How Becoming a Parent Changes Your Coaching Style - Part 1

XmasIn the beginning of my coaching career, I would occasionally hear the quip, "things will change when you have kids". I thought to myself - "No way!  I will be the exact same coach after having children that I was before."  Well, not to say that I was "wrong", but I was... wrong. I have now spent about 1/2 of my coaching career in each realm: the childless realm and the parent realm. While both realms have taught me a lot, here are a few things that have changed since becoming a mom 7 years ago.

1. Pick Your Battles

AJKAdam (4) has always been a challenge in the mornings.  That child would rather stay upstairs, half naked, playing with his ninja turtles than come down stairs for breakfast.  We diligently lay out clothes before bed every night, asking him for input on what he would like to wear the next day.  Then morning comes, Adam walks downstairs, and he is in completely different, mismatched clothes: blue pants with navy stripes and a red and black Iron Man shirt.  What do I do?  Smile.  He woke up, got dressed, and came downstairs for breakfast.

As a coach, we deal with athletes facing different struggles every day. It is our job to correct form, technique, speed, and performance. We are teaching perfection, or at least as close as each athlete can get to it. I used to come in with my assignment on paper that we were getting through ... period. This occasionally made for some rough and long practices. Extra time spent on a rotation, tears falling because goals were not being met, voices rising in hopes of motivation. At the end of the day, the kids were frustrated, I was disheartened, and no one was really better off.

Fast forward 7 years, the struggles I face remain similar. They vary from day to day and it is my job to perfect them. I come in with a clear lesson plan, hoping to address the problem areas methodically. Then we get to our last rotation on floor, and start tumbling on the bungee mats. My girls look like they have on lead boots. They are tumbling on an air floor and can't get more than 2 feet off the ground! What's up next in the workout? Back to back floor routines: an endurance exercise to push the girls strength and endurance twice as long as the regular amount of time. I look at my workout and just know: this isn't going to happen today.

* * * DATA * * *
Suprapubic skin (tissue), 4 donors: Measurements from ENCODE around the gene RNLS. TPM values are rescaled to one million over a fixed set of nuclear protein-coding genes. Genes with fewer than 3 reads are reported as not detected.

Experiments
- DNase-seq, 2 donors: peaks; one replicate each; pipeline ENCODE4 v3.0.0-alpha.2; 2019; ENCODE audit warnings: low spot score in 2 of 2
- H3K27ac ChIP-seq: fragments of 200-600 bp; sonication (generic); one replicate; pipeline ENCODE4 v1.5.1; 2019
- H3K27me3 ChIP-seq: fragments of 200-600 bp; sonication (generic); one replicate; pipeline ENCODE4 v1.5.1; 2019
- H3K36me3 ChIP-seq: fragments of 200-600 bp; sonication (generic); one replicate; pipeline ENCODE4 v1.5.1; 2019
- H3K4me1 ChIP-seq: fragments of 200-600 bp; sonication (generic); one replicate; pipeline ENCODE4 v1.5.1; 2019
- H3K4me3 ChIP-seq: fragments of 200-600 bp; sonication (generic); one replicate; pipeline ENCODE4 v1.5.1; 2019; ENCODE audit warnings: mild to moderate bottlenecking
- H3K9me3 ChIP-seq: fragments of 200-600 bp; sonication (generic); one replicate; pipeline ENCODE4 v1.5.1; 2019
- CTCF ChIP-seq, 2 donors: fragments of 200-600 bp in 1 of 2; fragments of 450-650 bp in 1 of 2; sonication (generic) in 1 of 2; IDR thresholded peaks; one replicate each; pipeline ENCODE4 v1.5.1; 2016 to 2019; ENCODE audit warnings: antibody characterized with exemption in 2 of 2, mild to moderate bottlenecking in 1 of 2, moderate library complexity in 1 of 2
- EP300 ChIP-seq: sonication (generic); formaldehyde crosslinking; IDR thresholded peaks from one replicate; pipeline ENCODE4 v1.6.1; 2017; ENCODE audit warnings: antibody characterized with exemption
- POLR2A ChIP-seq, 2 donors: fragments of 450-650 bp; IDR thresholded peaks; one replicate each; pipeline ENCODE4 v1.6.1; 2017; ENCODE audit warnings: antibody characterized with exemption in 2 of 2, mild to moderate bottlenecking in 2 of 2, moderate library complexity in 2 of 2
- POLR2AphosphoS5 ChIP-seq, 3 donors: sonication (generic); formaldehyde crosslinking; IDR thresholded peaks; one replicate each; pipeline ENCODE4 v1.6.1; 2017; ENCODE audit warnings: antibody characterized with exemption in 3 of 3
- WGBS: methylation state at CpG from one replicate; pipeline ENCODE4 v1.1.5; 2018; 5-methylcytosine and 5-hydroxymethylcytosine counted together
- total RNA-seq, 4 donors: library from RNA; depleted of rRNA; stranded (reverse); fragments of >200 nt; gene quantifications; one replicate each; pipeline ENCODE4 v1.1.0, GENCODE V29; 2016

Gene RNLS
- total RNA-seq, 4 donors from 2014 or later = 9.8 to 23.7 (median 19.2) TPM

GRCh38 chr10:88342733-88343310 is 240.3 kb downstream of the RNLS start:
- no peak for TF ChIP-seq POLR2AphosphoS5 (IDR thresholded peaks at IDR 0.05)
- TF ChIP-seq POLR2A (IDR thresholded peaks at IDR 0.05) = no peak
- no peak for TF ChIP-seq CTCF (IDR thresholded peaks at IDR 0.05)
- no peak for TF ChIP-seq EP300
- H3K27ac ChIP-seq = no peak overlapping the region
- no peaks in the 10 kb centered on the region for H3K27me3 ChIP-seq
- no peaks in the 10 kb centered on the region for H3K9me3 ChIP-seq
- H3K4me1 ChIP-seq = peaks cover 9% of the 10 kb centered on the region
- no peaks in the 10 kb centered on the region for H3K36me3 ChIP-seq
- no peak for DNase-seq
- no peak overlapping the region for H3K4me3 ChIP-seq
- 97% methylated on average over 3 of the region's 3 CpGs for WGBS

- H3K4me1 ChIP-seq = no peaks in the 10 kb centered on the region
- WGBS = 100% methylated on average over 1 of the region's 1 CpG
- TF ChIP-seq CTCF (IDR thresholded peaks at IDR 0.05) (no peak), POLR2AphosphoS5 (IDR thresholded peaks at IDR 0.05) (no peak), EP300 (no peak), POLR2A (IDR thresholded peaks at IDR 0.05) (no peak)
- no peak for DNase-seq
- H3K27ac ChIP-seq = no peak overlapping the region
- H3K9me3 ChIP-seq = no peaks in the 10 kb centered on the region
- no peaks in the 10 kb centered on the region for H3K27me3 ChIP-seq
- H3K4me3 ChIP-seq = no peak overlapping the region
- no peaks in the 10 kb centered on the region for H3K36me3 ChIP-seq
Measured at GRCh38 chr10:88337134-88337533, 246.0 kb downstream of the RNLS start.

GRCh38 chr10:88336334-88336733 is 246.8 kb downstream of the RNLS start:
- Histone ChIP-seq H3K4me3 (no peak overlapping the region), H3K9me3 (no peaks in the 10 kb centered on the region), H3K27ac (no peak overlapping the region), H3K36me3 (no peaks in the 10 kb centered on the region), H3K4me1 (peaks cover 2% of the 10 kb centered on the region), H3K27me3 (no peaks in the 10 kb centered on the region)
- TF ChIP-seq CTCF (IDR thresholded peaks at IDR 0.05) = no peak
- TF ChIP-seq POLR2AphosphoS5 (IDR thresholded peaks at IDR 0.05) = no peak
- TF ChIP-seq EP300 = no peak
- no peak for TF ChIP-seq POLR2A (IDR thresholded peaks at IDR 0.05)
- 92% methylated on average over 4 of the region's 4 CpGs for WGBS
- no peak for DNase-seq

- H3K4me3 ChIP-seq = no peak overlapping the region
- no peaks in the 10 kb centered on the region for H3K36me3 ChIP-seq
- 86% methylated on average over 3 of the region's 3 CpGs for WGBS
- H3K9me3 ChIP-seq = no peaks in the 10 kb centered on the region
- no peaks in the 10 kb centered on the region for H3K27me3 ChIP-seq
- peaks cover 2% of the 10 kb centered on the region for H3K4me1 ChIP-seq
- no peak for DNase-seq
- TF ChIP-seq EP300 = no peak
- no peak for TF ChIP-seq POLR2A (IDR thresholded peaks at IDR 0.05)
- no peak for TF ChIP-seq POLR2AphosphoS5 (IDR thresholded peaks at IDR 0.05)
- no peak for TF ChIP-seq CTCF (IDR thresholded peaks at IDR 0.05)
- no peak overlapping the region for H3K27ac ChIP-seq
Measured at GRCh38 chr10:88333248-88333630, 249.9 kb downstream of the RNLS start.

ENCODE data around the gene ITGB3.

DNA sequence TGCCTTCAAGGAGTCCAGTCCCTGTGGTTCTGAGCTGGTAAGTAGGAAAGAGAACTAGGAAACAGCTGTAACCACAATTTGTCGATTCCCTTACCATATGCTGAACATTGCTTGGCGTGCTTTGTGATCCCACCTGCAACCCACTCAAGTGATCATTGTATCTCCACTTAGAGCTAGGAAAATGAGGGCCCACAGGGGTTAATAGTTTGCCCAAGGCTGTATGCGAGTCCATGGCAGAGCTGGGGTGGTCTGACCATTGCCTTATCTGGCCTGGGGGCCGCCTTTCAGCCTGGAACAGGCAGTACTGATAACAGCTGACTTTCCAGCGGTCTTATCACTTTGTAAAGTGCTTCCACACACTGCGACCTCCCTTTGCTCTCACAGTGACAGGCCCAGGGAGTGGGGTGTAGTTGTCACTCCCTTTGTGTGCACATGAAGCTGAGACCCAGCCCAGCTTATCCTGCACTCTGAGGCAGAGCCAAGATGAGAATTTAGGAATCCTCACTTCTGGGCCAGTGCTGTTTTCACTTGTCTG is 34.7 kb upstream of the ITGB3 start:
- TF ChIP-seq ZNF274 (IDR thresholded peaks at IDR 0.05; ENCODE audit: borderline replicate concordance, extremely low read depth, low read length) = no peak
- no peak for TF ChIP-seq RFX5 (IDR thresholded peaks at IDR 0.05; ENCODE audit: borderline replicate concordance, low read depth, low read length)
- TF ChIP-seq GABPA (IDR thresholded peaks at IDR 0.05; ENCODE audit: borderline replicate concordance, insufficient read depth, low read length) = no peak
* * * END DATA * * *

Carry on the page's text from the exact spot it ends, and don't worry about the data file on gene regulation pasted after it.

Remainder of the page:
I layout the news to my athletes: "We are going to swap this workout with tomorrow's. You ladies look exhausted this evening."

Sighs are heard across the floor. The girls are relieved as they were feeling the way they were looking. They went and put on their therabands for their sprint (no tumbling) routines and dance drills. We completed the workout, built endurance, increased flexibility, and varied from the original plan.

2.  Persuasion is Key

ReeseMy two year old daughter is constantly "teaching" me new things about parenting. Recently, when Reese was asked to clean up her books, she refused. When offered the black and white choices: pick up your books or sit in a chair, she chose to sit in her chair. Well great, now the books are still on the floor, my child has put herself in time out, and I am going to be the one cleaning. That was not the goal.  After sharing this story with my pediatrician, he said, "Choices are great.  Just be sure you are comfortable letting them make either one."

In the gym, I have been guilty of using the ultimatum.  Let go of the bar, or sit and watch.  Normally the child doesn't make as defiant of a choice as my daughter, but the body language and the non-attempt combined send the same message.  So here we are back to the problem: the child is not better at the skill and is now sitting instead of getting better at the skill.  That was not the goal.

Persuasion is my new middle name.  M&Ms have become my new best friend.  My husband teases that I didn't bribe the boys with candy.  I tell him, she is different.

They all are different.  Each child I coach, each day I coach them.  And I spend a LOT of time with my athletes.  So what is each athlete's M&M?  I try everything.  An extra spot, a show and tell, a loud verbal praise, a high five, sometimes even money.  I have laid down a $20 bill 3 times in the last month.  That one hasn't worked yet, but I am still trying to figure out what might encourage each athlete just enough to decide it is worth whatever has been holding her back: fear, lack of focus, muscle memory, to go for it.

Our sport is tough, our competition is rigorous, and our kids are competitive.  Sometimes I choose my battles or ask athlete's sit when it causes a disruption to the group.  However, I am constantly working toward improving my athletes, my program, and my coaching ability.  There is not magic transcript, plan, or training technique.  It is through a series of trial and error that we become the best that we can be as individuals.

So as I write this and hear Adam "napping" through the wall, let us know that tomorrow we shall try again and hope for a better outcome.


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